State of Mind: Keith Scribner's The Oregon Experiment tackles the more radical elements of life in this state | Culture Features | Bend | The Source Weekly - Bend, Oregon

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State of Mind: Keith Scribner's The Oregon Experiment tackles the more radical elements of life in this state

The Oregon Experiment by Keith Scribner touches on political extremists and family adjustment in a fictional Oregon town called Douglas.


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It's become nothing more than a blip on the historical radar, but there was a time when a sizable chunk of Oregon almost became part of a different state or perhaps a different country all together. This was back in 1941 when residents of southern Oregon and parts of Northern California, disillusioned with the what they felt was neglect from their respective state governments, formed the state of Jefferson, which included several Oregon counties and bordered up to the south of our own Deschutes County.

On November 27, 1941, a band of men stopped traffic on Highway 99, which was then the main north-south road on the West Coast, handing out flyers that announced the state of Jefferson as an independent entity in "patriotic rebellion" against both Oregon and California. The story made national headlines and the state of Jefferson became closer to a reality as the organizers named Yreka, Calif., its capital. But a little more than a week later, before the newsreel about the secessionists ran in movie houses across the country, Pearl Harbor was attacked and the U.S. entered World War II. The story of Jefferson was soon overshadowed and the secessionists eventually put their energy toward the war rather than creating the state of Jefferson.

But, if anything, this effort showed the independent streak that's long been alive in Oregon. And it's this streak that Keith Scribner captures in his new novel, The Oregon Experiment, a story about a college professor who comes to Oregon from the East Coast to study radicalism, but soon finds himself deeply involved with a group of anarchists and secessionists looking to form an independent government.

Scribner, a writing professor at Oregon State University who has penned two other novels, including the critically acclaimed book The GoodLife, began formulating the first ideas for The Oregon Experiment more than a decade ago as he watched the WTO protests unfold in Seattle. He became intrigued with these radical movements, leading him down a trail of research that became the basis for this intriguing novel, which in addition to capturing the distinct cultural idiosyncrasies of life in Oregon, is also an impressive piece of fiction that weaves together a number of colorful characters by way of Scribner's masterful use of point of view.

At the core of The Oregon Experiment is Scanlon, the professor who is new to the fictional town of Douglas (Scribner calls it a mix of Corvallis and Eugene) and has his pregnant wife, a fragrance designer who's lost her sense of smell, in tow. While the story is as much about Scanlon's relationship with his wife and new child as it is radicalism, the mostly fact-based novel continually sheds light on the world of secessionists, anarchists and other political extremists who are known to exist in Oregon.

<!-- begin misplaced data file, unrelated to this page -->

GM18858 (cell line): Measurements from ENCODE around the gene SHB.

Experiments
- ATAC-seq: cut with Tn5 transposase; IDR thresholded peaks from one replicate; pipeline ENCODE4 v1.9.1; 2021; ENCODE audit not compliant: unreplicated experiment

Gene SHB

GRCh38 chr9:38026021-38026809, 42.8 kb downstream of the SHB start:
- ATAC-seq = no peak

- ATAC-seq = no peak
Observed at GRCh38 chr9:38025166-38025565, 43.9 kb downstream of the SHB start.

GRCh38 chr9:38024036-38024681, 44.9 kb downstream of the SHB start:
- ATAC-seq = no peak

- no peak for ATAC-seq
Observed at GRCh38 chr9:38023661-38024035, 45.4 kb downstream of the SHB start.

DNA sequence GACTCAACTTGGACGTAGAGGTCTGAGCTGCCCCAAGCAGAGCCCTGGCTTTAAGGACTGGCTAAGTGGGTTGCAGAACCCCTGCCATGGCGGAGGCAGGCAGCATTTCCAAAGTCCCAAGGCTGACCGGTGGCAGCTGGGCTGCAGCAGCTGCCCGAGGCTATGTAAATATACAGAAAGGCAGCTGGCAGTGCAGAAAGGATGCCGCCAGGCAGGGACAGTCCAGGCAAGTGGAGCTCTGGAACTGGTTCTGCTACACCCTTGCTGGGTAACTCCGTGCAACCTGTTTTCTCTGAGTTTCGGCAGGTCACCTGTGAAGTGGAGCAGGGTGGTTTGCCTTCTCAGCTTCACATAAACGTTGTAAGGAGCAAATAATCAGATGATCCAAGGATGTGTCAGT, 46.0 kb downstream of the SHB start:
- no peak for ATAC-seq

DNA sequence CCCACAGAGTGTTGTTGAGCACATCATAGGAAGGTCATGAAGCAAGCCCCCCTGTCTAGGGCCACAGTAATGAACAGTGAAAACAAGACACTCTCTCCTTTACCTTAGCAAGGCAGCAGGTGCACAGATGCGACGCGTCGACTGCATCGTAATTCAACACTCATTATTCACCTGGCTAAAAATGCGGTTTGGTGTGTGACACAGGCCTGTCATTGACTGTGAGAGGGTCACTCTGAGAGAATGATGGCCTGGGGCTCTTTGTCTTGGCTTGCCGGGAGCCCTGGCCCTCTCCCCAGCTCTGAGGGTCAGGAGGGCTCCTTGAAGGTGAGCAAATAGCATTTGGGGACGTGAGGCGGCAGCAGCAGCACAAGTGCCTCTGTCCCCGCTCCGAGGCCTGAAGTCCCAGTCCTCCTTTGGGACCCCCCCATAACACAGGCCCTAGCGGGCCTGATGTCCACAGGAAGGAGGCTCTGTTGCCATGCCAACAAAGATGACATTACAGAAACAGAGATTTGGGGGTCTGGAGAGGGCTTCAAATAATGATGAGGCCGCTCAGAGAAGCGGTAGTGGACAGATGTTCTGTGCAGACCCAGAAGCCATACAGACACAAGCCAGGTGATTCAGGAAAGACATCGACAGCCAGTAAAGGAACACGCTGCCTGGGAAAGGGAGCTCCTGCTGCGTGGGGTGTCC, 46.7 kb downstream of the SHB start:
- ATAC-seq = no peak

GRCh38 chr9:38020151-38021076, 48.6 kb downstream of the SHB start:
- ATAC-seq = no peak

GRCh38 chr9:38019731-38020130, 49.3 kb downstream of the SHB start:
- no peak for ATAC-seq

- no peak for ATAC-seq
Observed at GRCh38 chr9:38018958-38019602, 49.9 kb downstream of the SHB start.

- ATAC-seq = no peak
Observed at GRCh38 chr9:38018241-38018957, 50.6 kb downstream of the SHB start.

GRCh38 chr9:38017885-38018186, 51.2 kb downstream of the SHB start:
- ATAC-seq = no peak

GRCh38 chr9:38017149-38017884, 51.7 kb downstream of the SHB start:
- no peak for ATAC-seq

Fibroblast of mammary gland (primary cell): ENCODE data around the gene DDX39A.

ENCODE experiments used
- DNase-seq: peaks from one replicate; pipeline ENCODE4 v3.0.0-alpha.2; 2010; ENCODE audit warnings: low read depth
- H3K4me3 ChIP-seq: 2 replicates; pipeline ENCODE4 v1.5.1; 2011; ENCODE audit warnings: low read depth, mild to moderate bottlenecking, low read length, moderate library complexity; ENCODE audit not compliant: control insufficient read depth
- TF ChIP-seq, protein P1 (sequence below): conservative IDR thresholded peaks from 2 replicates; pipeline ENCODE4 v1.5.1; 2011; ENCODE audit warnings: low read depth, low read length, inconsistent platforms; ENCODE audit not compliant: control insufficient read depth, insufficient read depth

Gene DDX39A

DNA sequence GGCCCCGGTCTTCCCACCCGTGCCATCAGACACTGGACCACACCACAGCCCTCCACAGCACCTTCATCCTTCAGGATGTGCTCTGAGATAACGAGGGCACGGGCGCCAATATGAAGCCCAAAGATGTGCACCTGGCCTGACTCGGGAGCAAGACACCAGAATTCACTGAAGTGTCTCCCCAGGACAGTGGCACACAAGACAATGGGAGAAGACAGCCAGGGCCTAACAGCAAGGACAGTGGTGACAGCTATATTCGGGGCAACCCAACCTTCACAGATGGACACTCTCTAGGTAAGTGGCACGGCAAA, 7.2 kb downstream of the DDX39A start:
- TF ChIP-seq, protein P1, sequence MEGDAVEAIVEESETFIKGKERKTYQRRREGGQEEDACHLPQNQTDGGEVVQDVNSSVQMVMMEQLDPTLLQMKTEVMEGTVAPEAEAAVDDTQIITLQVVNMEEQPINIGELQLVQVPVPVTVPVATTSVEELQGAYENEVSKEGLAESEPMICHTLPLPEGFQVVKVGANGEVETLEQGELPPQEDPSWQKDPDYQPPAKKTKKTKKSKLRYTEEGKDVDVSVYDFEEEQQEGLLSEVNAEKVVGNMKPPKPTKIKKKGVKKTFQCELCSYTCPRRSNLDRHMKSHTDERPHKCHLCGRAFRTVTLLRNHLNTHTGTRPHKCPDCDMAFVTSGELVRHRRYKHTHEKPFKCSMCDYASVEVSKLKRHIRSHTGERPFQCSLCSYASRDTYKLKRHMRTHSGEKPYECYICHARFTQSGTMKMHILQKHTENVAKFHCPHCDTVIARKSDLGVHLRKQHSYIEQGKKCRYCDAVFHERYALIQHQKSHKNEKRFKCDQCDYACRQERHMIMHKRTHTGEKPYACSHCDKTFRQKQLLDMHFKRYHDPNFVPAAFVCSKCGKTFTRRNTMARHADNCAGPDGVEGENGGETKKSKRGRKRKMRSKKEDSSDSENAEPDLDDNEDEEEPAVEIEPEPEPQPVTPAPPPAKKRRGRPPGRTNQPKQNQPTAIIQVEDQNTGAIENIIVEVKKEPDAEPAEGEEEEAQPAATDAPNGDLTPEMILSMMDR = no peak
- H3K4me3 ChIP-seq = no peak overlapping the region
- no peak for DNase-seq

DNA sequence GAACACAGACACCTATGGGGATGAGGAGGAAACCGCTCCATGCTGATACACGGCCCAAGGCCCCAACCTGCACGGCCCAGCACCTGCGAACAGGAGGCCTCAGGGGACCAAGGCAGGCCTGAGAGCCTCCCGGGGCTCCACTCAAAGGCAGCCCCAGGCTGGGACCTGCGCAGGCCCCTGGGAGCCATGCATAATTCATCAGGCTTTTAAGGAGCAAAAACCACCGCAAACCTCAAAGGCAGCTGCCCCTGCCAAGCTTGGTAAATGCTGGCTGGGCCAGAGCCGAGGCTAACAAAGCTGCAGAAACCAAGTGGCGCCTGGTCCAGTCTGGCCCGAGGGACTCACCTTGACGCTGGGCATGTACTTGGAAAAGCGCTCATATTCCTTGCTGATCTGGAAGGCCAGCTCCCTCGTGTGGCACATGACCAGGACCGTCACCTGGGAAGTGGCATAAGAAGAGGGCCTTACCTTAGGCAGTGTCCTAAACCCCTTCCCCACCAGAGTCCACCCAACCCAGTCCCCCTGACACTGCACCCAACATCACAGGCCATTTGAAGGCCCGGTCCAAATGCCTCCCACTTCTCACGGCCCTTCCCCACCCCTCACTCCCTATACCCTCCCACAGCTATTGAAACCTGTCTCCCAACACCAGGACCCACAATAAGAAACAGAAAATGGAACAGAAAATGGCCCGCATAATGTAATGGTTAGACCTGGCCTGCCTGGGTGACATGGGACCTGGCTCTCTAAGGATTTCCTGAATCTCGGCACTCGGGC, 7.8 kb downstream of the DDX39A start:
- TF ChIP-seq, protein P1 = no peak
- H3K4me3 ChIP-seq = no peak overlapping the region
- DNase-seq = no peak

"There's the idea that many of them have is that most federal government is too big and too corrupt and will eventually fall. When it falls we want to be ready on the local level to run things ourselves. There are others, however, who think they need to help it along a bit," says Scribner, who was named last week as one of the authors to appear at November's Nature of Words literary festival.

Integral to this novel is Clay, a young anarchist who Scribner uses to illustrate some of the most extreme political and social tendencies of Oregonians. To accurately display this faction, which is often mischaracterized in both print and film, Scribner managed to get some actual face time with anarchists.

"I got really lucky. A former student, who was not an anarchist, but was always involved in the fringes had a phone number for an anarchist who actually had a phone," says Scribner, who said that the majority of anarchists aren't always the sort of "white kids dressed in black throwing bricks" some might expect.

Nevertheless, it's in Clay that readers get a taste of how something like the attempt at secession the hippies, hicks and regular folks found in Douglas, could turn from a political movement to something marked by outbursts of violence and destruction. And in the middle of it all is Scanlon, the protagonist whose personal life is quickly becoming as tumultuous as the social strife that's growing around him as he is reluctantly drawn deeper and deeper into the secessionist subculture.

But where most Oregonians, and perhaps those whose understanding of Oregon culture extends beyond what they've gleaned from an episode or two of Portlandia, will be impressed is how Scribner so accurately captures the more vibrant, positive elements of life in this state. Sure, Douglas is fictional, but the descriptions of hanging out in breweries, shopping at farmer's markets and the wide range of divergent characters ring incredibly true to real life in Oregon.

"I hope it's a great tribute to Oregon and Corvalis and that open mindedness and that tolerance found here," says Scribner. "I hope that it's finally a celebration of who we are here and that we're our own sub culture. It's a different culture than say New York or even California."

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